Tuesday, August 30, 2011

Lazy Blog Post - Dungeon Crawl Classics

Long ago, in the 3x doldrums of the early to mid 2000's, a group of stalwart gamers, relics from the golden age of D&D, the Company of the Crucible, were slowly drowning to death in a sucking mire of splat books, skill trees, prestige classes, and railroady adventures. It seemed like every time we reached out for some hint of those good old days, we suffered an attack of opportunity. Then, out of the mists, Dungeon Crawl Classics appeared like water in the desert. Casting off the chains of endless thankless hours of trying to design my own stuff in the morass of inscrutable rules, these adventures did all the math work for me, with none of the preachy do-this and go-there most published adventures at the time were rife with.

Set in the wonderful Wilderlands of High Fantasy, which was easy to do considering the site-based nature of the adventures, the campaign lasted a long time, until 3x rules-fatigue and player attrition finally won, and the Company of the Crucible was forced into retirement. Thanks to these adventures (I ran all the ones pictured) we had a good time along the way.

As an interesting side note, the last one there, #51.5, was one of my first forays into the OSR, and I converted the adventure for 1E, the notes for which can still be found here on Dragonsfoot.

Friday, August 26, 2011

Deleted scene from LotR

I don't know why they cut this out.

Thursday, August 25, 2011

Lazy Blog Post - Things I learned from Erol Otus

Yes, Virginia, it can get weirder.

Vegetables are bad for you.

Green and Purple are the colors of crazy.

Three-headed people are always hungry.

You're screwed.

Stay out of the pool.

Something is always watching you.

Ah, so that's why the girls got better grades.

Next time, bring cupcakes or the troll will eat you.

There's always a dragon at the bottom of the dungeon.

Lich got Jazz Hands!

Kermit is awesome!

Han always shoots first

Gnomes keep Ancient Elder Beings in their basements.

Girls are awesome!

Froghemoths are pretty awesome too!

Erol's character is cooler than yours.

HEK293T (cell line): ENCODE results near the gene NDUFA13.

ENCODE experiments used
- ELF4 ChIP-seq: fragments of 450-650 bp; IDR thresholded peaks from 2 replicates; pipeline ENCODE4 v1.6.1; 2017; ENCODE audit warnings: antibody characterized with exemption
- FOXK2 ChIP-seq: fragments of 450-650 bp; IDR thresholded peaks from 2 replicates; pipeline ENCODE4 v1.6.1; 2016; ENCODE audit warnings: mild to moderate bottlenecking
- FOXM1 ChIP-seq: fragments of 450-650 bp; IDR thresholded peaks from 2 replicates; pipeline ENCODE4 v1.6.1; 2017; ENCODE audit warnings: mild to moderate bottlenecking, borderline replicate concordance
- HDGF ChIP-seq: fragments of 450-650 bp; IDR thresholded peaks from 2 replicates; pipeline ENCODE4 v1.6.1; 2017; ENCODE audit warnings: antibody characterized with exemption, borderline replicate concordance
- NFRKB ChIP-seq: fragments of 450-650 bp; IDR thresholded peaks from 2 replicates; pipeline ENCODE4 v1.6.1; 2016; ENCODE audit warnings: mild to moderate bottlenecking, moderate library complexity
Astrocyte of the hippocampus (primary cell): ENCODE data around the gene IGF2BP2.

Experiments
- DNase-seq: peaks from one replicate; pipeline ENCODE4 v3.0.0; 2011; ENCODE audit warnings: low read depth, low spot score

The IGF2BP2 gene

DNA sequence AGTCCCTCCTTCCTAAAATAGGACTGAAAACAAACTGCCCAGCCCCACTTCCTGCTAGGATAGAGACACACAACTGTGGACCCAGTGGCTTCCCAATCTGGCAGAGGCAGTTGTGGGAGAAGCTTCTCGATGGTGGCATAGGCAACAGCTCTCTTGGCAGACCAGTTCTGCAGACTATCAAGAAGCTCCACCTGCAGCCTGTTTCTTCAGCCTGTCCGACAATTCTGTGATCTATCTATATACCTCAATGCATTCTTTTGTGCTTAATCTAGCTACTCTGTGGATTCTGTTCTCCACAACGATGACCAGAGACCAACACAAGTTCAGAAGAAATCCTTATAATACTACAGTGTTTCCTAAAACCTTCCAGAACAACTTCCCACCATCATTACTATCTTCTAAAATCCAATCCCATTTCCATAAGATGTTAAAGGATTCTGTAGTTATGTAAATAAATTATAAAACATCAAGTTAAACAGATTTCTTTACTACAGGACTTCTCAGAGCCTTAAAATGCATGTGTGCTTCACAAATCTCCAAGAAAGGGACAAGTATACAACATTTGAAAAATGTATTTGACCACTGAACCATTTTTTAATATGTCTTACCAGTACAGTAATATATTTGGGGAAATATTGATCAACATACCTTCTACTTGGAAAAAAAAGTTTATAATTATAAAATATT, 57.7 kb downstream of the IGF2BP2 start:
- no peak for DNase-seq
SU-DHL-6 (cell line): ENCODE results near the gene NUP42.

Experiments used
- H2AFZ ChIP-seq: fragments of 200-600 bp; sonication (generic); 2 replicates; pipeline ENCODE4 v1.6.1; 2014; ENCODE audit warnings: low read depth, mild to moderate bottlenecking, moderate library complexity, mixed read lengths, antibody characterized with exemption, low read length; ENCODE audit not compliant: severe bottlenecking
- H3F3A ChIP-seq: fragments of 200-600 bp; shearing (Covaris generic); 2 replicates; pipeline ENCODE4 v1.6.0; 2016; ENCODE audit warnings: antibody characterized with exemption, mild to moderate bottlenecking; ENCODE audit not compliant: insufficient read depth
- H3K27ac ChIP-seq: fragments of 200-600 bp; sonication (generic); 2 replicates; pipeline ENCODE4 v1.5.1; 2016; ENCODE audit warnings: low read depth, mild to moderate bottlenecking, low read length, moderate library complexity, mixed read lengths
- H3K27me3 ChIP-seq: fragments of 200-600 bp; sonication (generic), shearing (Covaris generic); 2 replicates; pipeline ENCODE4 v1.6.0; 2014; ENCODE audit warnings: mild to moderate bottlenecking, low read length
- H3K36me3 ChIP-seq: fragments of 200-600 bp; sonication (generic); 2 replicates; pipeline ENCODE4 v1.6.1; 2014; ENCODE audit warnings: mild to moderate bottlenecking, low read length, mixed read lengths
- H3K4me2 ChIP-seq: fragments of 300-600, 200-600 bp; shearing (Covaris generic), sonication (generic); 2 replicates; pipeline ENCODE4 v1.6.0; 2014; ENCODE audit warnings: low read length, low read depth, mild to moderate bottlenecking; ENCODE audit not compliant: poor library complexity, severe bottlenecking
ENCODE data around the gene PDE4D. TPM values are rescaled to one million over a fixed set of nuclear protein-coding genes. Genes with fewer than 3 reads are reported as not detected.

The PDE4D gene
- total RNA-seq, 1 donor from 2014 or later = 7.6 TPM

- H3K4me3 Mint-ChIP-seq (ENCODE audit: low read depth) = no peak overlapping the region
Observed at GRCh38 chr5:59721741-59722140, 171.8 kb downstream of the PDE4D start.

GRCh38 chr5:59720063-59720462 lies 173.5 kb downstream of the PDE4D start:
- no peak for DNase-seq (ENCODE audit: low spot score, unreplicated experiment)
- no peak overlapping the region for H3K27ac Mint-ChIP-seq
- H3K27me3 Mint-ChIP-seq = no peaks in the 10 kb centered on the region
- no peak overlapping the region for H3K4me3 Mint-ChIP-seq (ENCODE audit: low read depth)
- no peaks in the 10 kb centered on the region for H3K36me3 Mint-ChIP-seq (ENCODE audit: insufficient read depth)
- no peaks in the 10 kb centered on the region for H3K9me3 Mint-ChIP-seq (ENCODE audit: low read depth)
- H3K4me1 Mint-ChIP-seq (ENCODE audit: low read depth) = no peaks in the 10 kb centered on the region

Elf fighter-magic-users are cooler than your character, too.

Drow lady is always happy to see you.

Did I mention vegetables are bad for you?

Bugbears will mess you up.

Bad guys have social clubs too.

Ruuuuuunnnnn! Oh, too late :(

Wednesday, August 24, 2011

Fast Leveling?

As my Omegea campaign nears its one-year anniversary, I'm struck by the fact that the highest level any character has seen in this game is third. It really shouldn't be that surprising, considering the following facts:

1. Its a bi-weekly game, just 4-5 hours twice a month, and
2. The players are all busy writers, artists, and entrepreneurs, and we often have to skip a session due to schedule conflicts, and
3. Much as we hate to admit it, we aren't kids anymore, and can no longer devote entire weekends to gaming, putting in hours and hours whenever we feel like it.

Still, I can't help but think that after a year, the players should be high enough level to really spread their wings and enjoy the more challenging aspects of the setting. You can only go so long, I'm thinking, before the charm of death-by-falling-into-a-10-foot-pit wears off. It would be nice for them, I think, to get killed by a dragon or nuclear device once in a while instead.

So I'm considering some sort of fast-track leveling system.

It seems like the obvious way to do this would be to just hand out more xp arbitrarily, or even halve the xp needed to gain a level, but I worry that if the characters are leveling up every session or so, the thrill of advancement will become somewhat banal or anticlimactic.

I think an alternate way to do this would be to develop a system wherein the characters still only advance in level every 3 or 4 sessions, but advance more than one level at a time. Maybe I should cut out the "even" numbered levels altogether, so that a character would hit level 3 when they would normally hit level 2, for instance. Level 5 when they would normally hit level 4, and so on. This way, leveling would still be a rare and precious occurrence, but the gain in character "power" would be even more significant.

The thief's level advancement, for instance, would look something like this:
1 - 0
3 - 1250
5 - 5000
7 - 20000
9 - 50000

The advantage here is that I don't really have to change much, rules-wise. The players just advance their characters two levels every time they level. They roll 2 HD instead of one. Magic users always gain access to a new tier of spells each time they level.

A lot of new implications open up with this system. The first time a character levels (from 1st to 3rd), it becomes a lot stronger than with 1st to 2nd. This means if you survive your "initiation" period of 1st level, you come out the other side of it one tough customer, reminiscent of Spartan youths going out into the wilderness alone and those who survive coming back as warriors.

As a referee, I get to be a bit more creative as well, as I am getting a bit yawny designing low-level challenges for the players, and would like to bring some of the higher-concept, and higher-power, elements of this game setting into play. I mean, Omegea is setting where gods walk the earth and psychic overlords command hordes of mindless minions - kobolds are starting to get lame, fast.

Another interesting side-effect is that long-term campaigns like mine will see more clearly defined "chapters" as the players will be able to take on greater challenges at each step, rather than easing into more gradually difficult scenarios.